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The IRS says families will receive a bigger child tax credit. How much will you get?

ABC News logo ABC News 5/18/2021

The vast majority of American families with children will automatically receive up to $300 per month per child beginning July 15, the IRS and Treasury Department announced Monday.

a sign on the side of a building: The IRS building in Washington, D.C, Jan. 28, 2019. © Saul Loeb/AFP via Getty Images, FILE The IRS building in Washington, D.C, Jan. 28, 2019.

On the same delayed deadline day for Americans to file their taxes, the IRS said families who qualify for the Child Tax Credit, which was expanded as part of President Joe Biden's $1.9 trillion American Rescue Plan, will receive monthly payments without taking any further action. Initial eligibility will be based on 2019 or 2020 tax returns.

a sign in front of a building © Chip Somodevilla/Getty Images, FILE

The changes increased the child tax credit from $2,000 to $3,000 for children over 6, and to $3,600 for children under 6. (You can find out what benefits your family is eligible for with this COVID-19 relief calculator.)

MORE: Democrats press Biden to call to make expanded child tax credit permanent

As people send in returns, Biden announced in White House remarks, "they should know a new tax cut will be coming their way."

Biden said that the change is part of his belief that the tax system "should work for the middle class."

Video: Child Tax Credit Payments Will Start Hitting Accounts on July 15 — What You Need to Know (People)


"That's why I think we should ask corporations and the top 1% to start paying their fair share, and why we should crack down on millionaires and billionaires who escape taxes by cheating," Biden said. "But I also think we need to give ordinary families a break, a tax break, to help them with the cost of raising their kids."

a close up of text on a white background: A W-4 form is viewed in New York, Feb. 5, 2020. © Patrick Sison/AP, FILE A W-4 form is viewed in New York, Feb. 5, 2020.

Earlier, he pressed Congress to keep the enhanced tax credit, which is only applicable for 2021 taxes.

"The American Rescue Plan is delivering critical tax relief to middle class and hard-pressed working families with children. With today’s announcement, about 90% of families with children will get this new tax relief automatically, starting in July. While the American Rescue Plan provides for this vital tax relief to hard working families for this year, Congress must pass the American Families Plan to ensure that working families will be able to count on this relief for years to come," Biden said. "For working families with children, this tax cut sends a clear message: help is here."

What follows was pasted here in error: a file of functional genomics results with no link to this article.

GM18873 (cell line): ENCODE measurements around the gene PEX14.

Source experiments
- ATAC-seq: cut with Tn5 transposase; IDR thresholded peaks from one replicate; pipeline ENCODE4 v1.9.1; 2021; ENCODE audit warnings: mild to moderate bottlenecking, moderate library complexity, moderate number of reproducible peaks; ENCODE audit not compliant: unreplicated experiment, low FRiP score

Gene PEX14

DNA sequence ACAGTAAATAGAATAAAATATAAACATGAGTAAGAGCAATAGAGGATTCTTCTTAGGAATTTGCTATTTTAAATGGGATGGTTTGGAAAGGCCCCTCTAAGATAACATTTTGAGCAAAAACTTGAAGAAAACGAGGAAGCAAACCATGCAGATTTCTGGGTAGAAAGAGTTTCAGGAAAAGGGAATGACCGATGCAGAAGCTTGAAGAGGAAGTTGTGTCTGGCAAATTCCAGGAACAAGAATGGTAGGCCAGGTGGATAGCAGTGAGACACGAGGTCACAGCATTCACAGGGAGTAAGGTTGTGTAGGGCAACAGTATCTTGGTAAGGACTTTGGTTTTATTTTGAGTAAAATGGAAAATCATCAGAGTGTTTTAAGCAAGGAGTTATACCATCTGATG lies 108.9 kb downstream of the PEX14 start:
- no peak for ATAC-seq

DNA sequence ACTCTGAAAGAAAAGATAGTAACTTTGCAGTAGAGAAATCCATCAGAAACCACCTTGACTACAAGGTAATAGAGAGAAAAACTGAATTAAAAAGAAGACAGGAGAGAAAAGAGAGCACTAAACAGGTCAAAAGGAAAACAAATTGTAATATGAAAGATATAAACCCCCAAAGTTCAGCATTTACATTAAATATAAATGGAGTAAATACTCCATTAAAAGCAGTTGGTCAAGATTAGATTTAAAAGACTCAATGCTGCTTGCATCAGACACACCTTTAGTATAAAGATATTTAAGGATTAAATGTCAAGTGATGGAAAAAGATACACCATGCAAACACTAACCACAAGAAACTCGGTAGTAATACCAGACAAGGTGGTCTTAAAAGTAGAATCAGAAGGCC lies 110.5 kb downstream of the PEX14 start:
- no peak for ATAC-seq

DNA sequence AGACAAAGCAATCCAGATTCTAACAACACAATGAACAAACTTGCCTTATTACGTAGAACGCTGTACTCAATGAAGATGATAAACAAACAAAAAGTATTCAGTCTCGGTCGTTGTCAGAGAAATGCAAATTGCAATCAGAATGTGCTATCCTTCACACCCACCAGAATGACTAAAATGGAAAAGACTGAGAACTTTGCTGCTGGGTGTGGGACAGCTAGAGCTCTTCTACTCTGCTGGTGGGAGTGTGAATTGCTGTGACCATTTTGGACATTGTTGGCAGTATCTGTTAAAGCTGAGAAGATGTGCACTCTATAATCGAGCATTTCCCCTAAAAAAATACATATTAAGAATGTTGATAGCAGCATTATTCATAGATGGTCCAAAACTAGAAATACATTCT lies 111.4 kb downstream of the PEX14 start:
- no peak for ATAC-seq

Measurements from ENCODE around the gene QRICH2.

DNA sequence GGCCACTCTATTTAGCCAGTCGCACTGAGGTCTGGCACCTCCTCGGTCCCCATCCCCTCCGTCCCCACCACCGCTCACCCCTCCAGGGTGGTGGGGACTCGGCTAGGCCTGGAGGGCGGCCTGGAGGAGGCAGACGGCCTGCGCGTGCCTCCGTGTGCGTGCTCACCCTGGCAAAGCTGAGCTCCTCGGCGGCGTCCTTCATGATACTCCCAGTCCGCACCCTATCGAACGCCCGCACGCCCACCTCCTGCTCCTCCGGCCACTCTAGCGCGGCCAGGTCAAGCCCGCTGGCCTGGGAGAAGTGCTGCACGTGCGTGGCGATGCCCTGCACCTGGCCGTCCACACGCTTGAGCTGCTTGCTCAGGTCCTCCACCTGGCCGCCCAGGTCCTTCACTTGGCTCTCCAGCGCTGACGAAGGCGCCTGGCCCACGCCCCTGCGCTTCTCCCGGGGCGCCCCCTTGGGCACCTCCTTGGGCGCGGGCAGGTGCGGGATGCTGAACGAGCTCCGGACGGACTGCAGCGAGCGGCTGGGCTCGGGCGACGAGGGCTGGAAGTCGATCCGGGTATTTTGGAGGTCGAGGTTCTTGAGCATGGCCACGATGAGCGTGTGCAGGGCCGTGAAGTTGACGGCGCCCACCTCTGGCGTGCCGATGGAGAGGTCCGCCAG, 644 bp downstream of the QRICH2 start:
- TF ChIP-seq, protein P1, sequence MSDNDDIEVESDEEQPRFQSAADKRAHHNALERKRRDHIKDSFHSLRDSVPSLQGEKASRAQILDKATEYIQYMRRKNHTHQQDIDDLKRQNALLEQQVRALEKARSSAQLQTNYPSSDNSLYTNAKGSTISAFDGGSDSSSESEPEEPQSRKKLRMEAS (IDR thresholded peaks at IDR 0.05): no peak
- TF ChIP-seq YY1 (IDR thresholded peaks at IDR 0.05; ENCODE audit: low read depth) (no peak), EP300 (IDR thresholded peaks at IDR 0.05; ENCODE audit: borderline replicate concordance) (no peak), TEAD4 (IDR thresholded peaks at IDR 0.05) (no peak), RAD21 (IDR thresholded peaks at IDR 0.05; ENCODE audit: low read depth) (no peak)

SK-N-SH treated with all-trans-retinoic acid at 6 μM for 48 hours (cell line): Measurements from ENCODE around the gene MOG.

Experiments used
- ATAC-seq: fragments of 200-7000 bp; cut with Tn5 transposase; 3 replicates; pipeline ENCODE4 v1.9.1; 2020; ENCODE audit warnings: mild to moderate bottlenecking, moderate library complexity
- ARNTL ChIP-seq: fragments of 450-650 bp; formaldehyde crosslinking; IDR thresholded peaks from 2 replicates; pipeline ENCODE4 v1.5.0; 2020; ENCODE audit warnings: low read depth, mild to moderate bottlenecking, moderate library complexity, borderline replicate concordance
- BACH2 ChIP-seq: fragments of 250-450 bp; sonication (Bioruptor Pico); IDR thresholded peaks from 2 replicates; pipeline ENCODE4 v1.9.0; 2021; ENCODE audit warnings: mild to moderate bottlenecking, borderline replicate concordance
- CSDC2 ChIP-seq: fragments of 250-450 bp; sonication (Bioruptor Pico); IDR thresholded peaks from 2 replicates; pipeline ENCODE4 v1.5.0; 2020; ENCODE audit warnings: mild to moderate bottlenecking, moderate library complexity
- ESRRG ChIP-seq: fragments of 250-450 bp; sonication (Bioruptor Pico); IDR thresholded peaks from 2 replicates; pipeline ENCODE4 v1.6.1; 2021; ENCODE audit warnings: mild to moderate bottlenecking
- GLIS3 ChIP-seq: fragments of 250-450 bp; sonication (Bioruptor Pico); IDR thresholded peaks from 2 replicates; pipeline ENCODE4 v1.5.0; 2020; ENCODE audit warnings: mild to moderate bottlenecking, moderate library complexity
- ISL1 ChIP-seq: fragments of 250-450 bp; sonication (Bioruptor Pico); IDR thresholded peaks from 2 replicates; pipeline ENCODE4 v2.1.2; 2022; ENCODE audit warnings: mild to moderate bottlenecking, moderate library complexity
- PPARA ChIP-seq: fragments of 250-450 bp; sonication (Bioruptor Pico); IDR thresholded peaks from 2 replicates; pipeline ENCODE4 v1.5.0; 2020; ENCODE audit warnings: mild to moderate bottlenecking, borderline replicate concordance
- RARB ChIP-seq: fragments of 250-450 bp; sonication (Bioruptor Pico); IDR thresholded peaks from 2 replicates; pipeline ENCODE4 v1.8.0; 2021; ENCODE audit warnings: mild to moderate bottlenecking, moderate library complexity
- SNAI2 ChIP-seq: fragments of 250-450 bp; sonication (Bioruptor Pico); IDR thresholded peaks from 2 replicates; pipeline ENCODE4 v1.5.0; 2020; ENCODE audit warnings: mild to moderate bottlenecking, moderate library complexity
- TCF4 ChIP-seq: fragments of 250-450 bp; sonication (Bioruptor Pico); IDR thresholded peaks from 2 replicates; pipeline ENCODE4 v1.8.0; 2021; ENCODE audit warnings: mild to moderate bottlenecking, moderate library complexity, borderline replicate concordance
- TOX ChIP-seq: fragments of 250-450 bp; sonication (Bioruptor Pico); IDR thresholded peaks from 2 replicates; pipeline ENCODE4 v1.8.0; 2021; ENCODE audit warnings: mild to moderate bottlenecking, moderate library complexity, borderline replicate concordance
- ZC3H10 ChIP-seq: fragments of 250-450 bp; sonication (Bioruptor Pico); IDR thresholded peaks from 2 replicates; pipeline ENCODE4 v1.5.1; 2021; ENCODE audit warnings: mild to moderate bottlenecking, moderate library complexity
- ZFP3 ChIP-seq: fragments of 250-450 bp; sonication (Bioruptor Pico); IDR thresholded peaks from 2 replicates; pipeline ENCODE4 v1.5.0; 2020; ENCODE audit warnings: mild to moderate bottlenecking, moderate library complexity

On a call with reporters, senior Biden administration officials said that 39 million households covering 65.25 million children will automatically receive the monthly payments via direct deposit, paper checks or debit cards.

MORE: What 'historic' expansion of child tax credit in COVID relief bill could mean for you

Direct payments be made on the 15th each month for the rest of 2021, sliding a day before or after if it falls on a holiday or weekend.

a sign in front of a building: IRS headquarters building in Washington, D.C., April 27, 2020. © Chip Somodevilla/Getty Images, FILE IRS headquarters building in Washington, D.C., April 27, 2020.

Along with the increased amount, one remarkable change is that the credit is now refundable, meaning families get checks throughout the year, rather than waiting until after filing taxes. Biden praised that change during remarks Monday.

"Here's the great news: you won't have to wait until your next year's tax return to get that break," Biden said. "I'm announcing today that, on July 15th and the 15th of every month thereafter, throughout the year, you will get deposited in your bank account half of your tax cut at least, $250 per child each month, a direct deposit into your account."

Proponents of the expanded tax credit hail that aspect of the credit and the effects it could have on children in poverty.

A report published in March by the nonpartisan think tank, Center on Budget and Policy Priorities the expanded credit would "lift 9.9 million children above or closer to the poverty line including 4.1 million Latino children, 2.3 million Black children, and 441,000 Asian American children."

ABC News' Allison Pecorin contributed to this report.


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